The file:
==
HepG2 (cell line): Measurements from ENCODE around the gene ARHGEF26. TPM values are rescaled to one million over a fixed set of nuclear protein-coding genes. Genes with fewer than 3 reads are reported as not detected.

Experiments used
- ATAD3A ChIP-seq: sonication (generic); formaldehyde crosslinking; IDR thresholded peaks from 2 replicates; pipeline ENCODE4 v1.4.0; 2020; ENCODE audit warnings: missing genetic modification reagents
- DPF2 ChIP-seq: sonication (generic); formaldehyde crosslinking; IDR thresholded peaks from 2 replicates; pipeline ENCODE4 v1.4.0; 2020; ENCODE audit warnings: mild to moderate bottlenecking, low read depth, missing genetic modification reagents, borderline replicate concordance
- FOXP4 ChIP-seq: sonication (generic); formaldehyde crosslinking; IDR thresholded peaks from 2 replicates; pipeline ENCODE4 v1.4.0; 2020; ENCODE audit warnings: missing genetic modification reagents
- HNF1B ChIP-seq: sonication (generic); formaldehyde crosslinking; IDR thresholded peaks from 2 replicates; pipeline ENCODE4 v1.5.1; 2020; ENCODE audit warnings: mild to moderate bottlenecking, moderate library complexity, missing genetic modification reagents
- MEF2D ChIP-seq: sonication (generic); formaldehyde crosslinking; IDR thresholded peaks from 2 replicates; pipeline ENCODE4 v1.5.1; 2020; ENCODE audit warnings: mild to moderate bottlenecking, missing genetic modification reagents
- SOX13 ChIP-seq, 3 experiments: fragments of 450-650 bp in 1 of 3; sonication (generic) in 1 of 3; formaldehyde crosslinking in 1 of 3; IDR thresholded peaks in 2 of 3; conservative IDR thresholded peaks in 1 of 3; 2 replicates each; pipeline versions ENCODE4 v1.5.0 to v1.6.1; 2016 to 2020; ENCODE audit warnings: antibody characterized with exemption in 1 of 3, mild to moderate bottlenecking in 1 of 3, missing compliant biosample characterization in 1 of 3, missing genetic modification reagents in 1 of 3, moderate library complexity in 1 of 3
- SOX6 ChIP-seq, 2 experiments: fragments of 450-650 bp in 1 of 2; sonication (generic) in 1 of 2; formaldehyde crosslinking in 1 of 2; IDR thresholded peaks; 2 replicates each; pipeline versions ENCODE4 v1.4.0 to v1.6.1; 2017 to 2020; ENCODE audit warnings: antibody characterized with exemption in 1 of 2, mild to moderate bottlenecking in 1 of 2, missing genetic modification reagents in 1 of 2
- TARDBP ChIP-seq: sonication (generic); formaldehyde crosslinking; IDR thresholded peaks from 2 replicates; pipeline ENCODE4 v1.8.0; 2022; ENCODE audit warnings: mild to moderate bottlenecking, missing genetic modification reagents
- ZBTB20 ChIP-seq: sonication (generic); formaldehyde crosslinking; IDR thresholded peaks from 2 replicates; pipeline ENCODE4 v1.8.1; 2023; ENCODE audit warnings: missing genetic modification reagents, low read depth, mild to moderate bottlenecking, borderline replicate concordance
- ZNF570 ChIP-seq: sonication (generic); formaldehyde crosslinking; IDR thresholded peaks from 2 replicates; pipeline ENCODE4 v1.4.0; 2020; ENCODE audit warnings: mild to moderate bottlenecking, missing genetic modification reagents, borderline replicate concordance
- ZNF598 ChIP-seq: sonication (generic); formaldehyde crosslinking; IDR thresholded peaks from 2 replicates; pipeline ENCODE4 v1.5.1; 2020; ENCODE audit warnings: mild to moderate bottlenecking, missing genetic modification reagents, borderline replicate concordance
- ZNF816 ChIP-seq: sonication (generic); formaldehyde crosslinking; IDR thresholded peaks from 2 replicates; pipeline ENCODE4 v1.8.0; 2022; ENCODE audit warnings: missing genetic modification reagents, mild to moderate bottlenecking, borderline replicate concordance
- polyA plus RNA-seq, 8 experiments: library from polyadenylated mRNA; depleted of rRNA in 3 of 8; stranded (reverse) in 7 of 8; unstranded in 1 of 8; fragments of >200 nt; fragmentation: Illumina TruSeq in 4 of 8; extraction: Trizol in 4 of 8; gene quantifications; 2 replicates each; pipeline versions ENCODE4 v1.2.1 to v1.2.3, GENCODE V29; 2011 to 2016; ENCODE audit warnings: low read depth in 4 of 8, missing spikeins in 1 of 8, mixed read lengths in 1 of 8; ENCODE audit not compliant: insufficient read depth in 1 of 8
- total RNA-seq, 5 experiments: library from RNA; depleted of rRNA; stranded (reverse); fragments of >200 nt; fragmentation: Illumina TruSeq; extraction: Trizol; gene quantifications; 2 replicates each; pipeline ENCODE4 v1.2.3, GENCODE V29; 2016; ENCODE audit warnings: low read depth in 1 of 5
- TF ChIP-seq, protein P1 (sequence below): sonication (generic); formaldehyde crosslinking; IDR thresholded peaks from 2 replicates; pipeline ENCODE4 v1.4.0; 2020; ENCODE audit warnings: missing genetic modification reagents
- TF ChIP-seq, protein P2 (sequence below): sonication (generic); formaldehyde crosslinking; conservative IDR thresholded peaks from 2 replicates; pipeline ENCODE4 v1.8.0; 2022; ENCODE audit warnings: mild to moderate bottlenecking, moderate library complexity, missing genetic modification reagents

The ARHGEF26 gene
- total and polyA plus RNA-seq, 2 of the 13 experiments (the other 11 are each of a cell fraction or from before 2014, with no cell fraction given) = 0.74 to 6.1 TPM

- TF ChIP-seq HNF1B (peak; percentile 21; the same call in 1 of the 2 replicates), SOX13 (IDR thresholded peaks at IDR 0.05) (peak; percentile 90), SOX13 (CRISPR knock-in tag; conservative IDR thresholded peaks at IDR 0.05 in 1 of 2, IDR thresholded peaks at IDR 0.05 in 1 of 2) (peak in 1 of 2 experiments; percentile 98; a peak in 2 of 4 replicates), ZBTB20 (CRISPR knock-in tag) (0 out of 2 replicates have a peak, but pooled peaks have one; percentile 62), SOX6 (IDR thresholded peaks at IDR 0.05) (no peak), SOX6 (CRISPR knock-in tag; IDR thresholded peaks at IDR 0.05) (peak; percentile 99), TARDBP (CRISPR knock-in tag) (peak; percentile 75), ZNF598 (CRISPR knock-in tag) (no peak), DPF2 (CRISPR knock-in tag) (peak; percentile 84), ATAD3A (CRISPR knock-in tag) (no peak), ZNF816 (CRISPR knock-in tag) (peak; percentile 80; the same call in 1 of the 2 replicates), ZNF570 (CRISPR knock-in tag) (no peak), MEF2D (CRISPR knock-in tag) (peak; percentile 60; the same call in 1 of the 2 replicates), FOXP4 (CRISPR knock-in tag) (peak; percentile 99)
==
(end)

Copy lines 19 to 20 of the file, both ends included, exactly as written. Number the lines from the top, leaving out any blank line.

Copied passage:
The ARHGEF26 gene
- total and polyA plus RNA-seq, 2 of the 13 experiments (the other 11 are each of a cell fraction or from before 2014, with no cell fraction given) = 0.74 to 6.1 TPM